Coal Age

FEB 2012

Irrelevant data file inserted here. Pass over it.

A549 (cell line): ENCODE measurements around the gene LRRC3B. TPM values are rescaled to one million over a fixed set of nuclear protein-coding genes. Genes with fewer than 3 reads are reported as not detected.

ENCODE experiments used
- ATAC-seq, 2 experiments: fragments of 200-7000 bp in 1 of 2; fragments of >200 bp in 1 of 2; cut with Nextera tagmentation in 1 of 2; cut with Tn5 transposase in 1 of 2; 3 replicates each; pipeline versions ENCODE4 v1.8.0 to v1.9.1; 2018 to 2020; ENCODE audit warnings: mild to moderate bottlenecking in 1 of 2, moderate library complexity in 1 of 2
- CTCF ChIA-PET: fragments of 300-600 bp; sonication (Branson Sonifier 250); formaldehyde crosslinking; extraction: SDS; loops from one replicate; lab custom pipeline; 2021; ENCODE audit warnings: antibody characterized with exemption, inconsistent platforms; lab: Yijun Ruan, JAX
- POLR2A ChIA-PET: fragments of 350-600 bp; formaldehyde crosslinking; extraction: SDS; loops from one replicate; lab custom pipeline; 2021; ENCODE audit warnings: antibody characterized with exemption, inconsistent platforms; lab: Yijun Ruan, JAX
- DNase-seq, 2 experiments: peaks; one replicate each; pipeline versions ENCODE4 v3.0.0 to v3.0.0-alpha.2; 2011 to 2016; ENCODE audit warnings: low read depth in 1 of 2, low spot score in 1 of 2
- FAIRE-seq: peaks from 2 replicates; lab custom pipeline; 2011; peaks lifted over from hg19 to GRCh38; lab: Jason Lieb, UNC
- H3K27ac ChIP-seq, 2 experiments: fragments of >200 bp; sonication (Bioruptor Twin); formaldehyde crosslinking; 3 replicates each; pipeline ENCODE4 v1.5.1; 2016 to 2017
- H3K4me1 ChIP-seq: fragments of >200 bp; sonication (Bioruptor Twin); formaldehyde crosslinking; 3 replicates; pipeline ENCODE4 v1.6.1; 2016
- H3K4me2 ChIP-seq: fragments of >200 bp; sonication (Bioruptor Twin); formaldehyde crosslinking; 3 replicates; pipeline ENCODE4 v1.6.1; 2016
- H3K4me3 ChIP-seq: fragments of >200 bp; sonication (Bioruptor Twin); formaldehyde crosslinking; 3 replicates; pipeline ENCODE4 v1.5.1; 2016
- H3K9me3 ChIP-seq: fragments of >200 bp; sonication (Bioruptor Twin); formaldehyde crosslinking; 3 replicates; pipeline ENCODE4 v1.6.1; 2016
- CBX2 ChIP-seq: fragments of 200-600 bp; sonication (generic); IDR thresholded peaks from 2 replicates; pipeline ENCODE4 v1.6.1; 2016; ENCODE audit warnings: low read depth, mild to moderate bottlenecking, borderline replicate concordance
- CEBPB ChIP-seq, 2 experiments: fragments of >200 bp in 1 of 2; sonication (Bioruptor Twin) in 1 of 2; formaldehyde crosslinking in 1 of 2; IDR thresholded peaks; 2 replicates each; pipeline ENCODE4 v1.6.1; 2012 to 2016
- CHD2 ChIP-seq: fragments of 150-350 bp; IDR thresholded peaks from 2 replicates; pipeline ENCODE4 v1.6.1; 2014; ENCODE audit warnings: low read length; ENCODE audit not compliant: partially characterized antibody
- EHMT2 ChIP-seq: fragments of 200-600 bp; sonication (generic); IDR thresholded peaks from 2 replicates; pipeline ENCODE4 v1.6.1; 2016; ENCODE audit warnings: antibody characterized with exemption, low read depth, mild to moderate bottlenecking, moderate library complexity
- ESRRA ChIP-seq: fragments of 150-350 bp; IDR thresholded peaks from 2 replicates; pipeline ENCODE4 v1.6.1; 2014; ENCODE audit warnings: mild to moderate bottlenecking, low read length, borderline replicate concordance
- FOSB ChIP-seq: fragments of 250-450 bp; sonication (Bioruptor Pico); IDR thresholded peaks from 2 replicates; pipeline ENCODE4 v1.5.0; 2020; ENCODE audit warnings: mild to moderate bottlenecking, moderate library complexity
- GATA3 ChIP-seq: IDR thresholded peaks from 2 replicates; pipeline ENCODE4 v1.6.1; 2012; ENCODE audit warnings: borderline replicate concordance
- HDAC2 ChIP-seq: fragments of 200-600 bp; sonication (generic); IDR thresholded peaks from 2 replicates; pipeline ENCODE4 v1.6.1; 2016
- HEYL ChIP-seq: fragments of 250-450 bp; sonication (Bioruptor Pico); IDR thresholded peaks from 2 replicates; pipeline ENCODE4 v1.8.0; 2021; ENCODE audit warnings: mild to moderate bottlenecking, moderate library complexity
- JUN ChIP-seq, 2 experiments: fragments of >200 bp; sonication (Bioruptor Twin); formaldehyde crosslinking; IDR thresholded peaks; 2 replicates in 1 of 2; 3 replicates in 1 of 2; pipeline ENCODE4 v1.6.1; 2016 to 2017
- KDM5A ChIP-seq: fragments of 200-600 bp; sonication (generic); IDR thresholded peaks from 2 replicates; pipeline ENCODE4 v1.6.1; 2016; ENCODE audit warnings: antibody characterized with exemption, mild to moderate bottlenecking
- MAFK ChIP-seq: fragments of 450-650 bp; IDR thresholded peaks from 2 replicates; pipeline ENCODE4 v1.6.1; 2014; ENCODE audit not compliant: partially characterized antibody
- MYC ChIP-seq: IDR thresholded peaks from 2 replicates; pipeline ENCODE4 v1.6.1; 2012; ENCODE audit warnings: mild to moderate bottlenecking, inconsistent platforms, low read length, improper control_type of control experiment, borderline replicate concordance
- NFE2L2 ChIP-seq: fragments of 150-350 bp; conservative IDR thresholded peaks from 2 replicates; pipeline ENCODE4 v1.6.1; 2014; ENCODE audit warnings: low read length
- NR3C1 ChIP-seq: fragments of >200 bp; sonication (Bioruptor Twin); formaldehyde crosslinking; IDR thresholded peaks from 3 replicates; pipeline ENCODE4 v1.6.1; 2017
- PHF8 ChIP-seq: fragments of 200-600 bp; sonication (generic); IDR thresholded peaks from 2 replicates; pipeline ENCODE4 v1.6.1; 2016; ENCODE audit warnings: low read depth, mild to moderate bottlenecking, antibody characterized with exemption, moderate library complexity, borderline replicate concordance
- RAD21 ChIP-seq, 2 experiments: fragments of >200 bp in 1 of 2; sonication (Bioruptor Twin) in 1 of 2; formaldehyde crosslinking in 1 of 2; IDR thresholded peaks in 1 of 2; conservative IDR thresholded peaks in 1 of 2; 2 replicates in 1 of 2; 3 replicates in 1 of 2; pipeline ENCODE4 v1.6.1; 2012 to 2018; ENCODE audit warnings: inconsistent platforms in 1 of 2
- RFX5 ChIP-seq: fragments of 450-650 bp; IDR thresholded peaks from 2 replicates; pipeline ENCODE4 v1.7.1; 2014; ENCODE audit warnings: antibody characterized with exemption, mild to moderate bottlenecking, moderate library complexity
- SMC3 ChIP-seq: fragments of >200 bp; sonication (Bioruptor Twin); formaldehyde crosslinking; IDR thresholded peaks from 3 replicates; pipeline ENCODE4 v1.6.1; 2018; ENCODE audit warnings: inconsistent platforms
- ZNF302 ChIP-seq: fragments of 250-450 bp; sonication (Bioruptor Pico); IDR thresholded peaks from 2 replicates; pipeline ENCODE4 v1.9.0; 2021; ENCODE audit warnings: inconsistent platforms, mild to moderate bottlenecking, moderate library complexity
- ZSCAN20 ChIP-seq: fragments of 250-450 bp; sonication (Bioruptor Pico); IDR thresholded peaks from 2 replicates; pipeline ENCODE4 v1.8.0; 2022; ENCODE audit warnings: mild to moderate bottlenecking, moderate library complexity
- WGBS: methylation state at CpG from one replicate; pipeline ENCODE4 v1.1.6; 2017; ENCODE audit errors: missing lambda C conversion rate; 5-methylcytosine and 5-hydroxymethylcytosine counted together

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inland waterways continued Using the Corps and AEP's data, in three years—by 2015—the main chambers of five dams, which currently lock through a com- bined 72.2 million tons per year (tpy), will fail (Hannibal L&D, 17.4 million tpy; Willow Island L&D, 17 million tpy; Belleville L&D, 16.5 million tpy; Lock 52, 17.9 million tpy; and Lock 53 3.4 million tpy). In fact, by 2020, both the main and auxiliary locks will have failed on four dams along with the mains on four others. Millions of tons would be displaced. Essentially, that amount of cascading lock and dam failures would clog up the river, perhaps rendering it uneco- nomical compared to competing modes as dwell times and costs rise precipitously. some of the oldest in the nation are on the upper Mississippi. But, in terms of cargo, it's really a grain river as is the Illinois. "If you really want to talk about a coal river, we're talking about the Ohio," Darling said. With almost 40 locks and dams throughout a system comprising both the Monongahela and Allegheny rivers as well as the Ohio River, Darling explained, more coal flows over these waters than any where else in the nation. For hundreds of miles from Pittsburgh, Pa., to Cairo, Ill., where it meets the Mississippi, the Ohio River valley is dotted by factories, chemical plants, power plants and other industrial facilities. Over the course of a year more than 200 million tons of cargo move through its locks and dams, and no cargo is more plentiful than coal. Lock Outages on the Ohio As the Inland River system ages, Darling likened the situation to a form of Russian roulette, pulling the trigger each time the system locks another tow, and hoping there's no bullet in that chamber. Most of the dams' "design life were exceeded 50 years ago and it's heroic to keep those structures operating. As they get older and we don't do proper maintenance and we don't modernize them, their reliability has become challenged," said Michael Toohey, president and CEO of the Waterways Council, the primary industry group asso- ciated with protecting that viability. As compiled by AEP and the Army Corps of Engineers, since 2000, more locks are closing for repair or maintenance every year. And as the system continues to fatigue, the amount of time locks are out for repairs grows each year as well. "Lock outages have increased three- fold in a 10-year period. Throughout 2009, there was a lock out some- where on the Ohio River roughly 25% of the year," said Darling. Over the next 20 years lock gate failures will continue steadily. "Lock gate failures will occur at increasing rates over the next couple decades. Indeed by the year 2020, the Corps predicts that all 40 lock gates on the Ohio will fail at some point in time. That's the Corps' pre- diction. And amazingly they've been about 100% at predicting lock failures," Darling said. Those lock failures have major impacts to the traffic on the Ohio River. When a main chamber on the Ohio River fails, all traffic must use an auxiliary lock chamber instead. Generally the auxiliary cham- bers are only half the size of the main chambers, forcing barge lines to break tows in half and move a tow through in two or more pieces. "This adds time and it creates queues. Locks you typically drive up to and lock directly through, you'll sit at for two, three, even four days while waiting for your turn to move through. And, time is money," said Darling. The extra costs the shippers bear generally translate into higher costs per delivered ton and increased costs for ratepayers. All of this translates to higher costs for coal, which only prices it further out when compared to natural gas. 38 www.coalage.com Too much hyperbole? Perhaps. But Darling and AEP believe that even today, one key installation failure could have tremendous reper- cussions. In his presentation, Darling discussed the ramifications of a hypothetical lock failure at the Belleville lock and dam, located at milepost 203.9 on the Ohio River. A team at AEP studied what the sys- tem-wide ramifications would be if a gate failure occurred at Belleville, essentially in middle of the Ohio River system. Belleville is one of six dams (out of 40) that has earned a "D" condition rating by the Corps. It is expected to fail sometime between today and 2015— along with four others. When, not if, Belleville fails, roughly 16.5 million tons of through- put could be affected, causing a displacement of well more than 1.3 million tons. That failure alone could "add about 6.8 cents per kilo- watt-hour to the average customer. And the average customer uses about 100 kilowatts per day. Though $6.80 per day doesn't sound like a lot, in a month that's about $204 more that every electric utility cus- tomer of AEP would have to pay. And AEP is only one of many utilities along the Ohio River," said Darling. Of course, any increased transportation costs will be further heaped upon the mountain of other costs from a whole slew of expen- sive environmental regulations and other burdens conspiring to drive up the cost of coal-fired generated electricity. How the Corps of Engineers Spends Its Funds So why are America's dams failing and how well has Congress pre- pared the country by allocating the resources to prevent this looming systems failure? Not well. Think "neglect." But, Darling cautioned, this long-term neglect "didn't happen under this recession. It didn't happen under Obama. This has been occurring over decades. Congress is not funding lock and dams," he said. So what you have is a system constructed for a 50-year life that, through neglect, has seen its life expectancy actually decrease. However, industry will continue to use these same locks and dams longer than those planned 50 years. "It's a situation that we can't sustain without some investment," Darling said. Currently maintenance of the Inland Waterways system comes from both funds allocated by Congress and from a variety of user fees administered by the Inland Waterways Trust Fund (IWTF). Currently the barge industry pays a $0.20/gallon diesel fuel tax into the IWTF. That adds up. AEP alone paid more than $10.2 million into the fund in 2010. A cost-sharing formula was established in 1986 so that half the lock and dam construction costs are paid out of the IWTF and the bal- ance from general revenues. This includes construction and major rehabilitation initiatives. The Inland Waterways Users Board was also established in 1986 to advise Congress and the Secretary of the Army about inland water- ways system priorities and spending levels. Currently the Trust Fund generates roughly $70-$90 million annually, far less than what is nec- essary. The modernization needs of the system, as projected by both AEP and the Corps, far exceeds the annual IWTF revenues. And cur- February 2012